Patient Review

  • Patient’s Name: Anonyms
  • Patient’s Age: 34
  • Patient’s Gender: male


  • Patient was unconscious with a low GCS of 3/15

Case Presentation

Superior sagittal sinus thrombosis is a rare cerebrovascular accident commonly linked to conditions that might cause thrombosis by causing hypercoagulability, local circulation stasis, and arterial wall abnormalities. It is a relatively infrequent cause of stroke.

Focal neurological abnormalities may follow raised intracranial pressure symptoms. SSS thrombosis is indicated by headache, hemiparesis, and focal epilepsy in relatively younger patients.

With a focal cerebral injury, symptoms might appear due to ischemia, infarction, or hemorrhage. Angiography, computed tomography (CT) scan, or magnetic resonance imaging (MRI) are used to confirm the diagnosis.

Detailed Description

It was night 10:30 pm on 27th August 2021 when Dr. Gurneet Sawhney, one of the famous neurosurgeons in Mumbai, was on the verge of finishing a 13-hour long CP angle tumor surgery when he got a call from an emergency that a patient had arrived with a very low GCS of 3/15.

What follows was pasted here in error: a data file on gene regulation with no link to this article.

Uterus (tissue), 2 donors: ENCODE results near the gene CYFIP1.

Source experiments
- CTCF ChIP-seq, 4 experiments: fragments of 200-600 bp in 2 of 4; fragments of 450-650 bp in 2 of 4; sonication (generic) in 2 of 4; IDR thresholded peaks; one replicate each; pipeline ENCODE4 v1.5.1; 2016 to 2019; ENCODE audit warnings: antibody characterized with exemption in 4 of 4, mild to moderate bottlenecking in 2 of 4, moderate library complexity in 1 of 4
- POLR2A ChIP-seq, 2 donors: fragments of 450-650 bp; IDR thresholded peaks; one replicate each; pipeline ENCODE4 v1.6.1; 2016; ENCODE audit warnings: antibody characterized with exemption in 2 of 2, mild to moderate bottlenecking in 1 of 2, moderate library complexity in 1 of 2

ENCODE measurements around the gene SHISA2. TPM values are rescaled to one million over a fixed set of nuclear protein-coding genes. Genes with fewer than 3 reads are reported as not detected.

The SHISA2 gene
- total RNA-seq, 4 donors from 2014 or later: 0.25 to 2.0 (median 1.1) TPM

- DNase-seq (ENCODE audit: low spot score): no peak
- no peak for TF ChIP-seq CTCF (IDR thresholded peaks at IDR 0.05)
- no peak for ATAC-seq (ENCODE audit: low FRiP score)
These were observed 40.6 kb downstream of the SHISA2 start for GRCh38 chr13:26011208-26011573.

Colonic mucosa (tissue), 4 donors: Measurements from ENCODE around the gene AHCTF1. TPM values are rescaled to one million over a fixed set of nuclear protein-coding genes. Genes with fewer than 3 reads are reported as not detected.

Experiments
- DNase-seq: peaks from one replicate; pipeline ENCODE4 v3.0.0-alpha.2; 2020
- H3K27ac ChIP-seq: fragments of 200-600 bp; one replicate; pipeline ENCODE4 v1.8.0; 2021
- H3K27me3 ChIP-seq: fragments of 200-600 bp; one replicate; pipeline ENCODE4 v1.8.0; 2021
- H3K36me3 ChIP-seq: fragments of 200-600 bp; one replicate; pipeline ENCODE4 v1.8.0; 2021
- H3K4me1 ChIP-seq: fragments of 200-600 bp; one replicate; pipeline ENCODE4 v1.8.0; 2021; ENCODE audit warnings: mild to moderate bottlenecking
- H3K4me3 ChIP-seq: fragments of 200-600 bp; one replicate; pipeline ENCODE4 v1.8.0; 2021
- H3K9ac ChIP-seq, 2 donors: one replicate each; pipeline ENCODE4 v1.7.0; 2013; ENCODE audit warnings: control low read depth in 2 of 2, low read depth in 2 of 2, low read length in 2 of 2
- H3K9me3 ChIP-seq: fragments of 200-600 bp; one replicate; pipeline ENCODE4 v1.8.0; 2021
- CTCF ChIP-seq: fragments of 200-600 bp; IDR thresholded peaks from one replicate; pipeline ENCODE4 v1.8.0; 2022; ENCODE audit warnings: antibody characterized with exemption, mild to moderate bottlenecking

The patient was a 34 years old male unconscious since afternoon and was referred to Fortis Hospital, Mulund, for further treatment. The patient was intubated on arrival and was taken up for an MRI scan. It showed superior sagittal sinus thrombosis with left frontoparietal hemorrhage with massive cerebral edema and herniation.
case study images
brain insider images

Dr. Gurneet Sawhney hurriedly finished the closure of the previous surgery and went to see the patient. On examination, Dr. Sawhney found that the patient had anisocoria (unequal pupils), a dire emergency. Immediately, Dr. Sawhney rushed the patient to OT after explaining the prognosis to the relatives.

Dr. Gurneet Sawhney performed craniotomy in 20 minutes. The brain was very oedematous with very feeble pulsations. The pulsations gradually improved, and closure was done. Dr. Sawhney looked at the time after the case. It was 2:30 am. He was exhausted but satisfied. The doctor saw the patient’s pupils, which returned to normal size. The doctor took a sigh of relief.

Treatment and prognosis

  • Craniotomy

Physical Examination & Tests

  • MRI scan

Post-Operative Assessment

The patient had a slow recovery, but he recovered to his normal consciousness. Today he has a GCS of E4M6VA with right-sided hemiplegia ambulating on a wheelchair. His smile gave Dr Sawhney a sense of contentment. Dr Gurneet Sawhney said that “I thanked God that I am nothing but a Neurosurgeon.”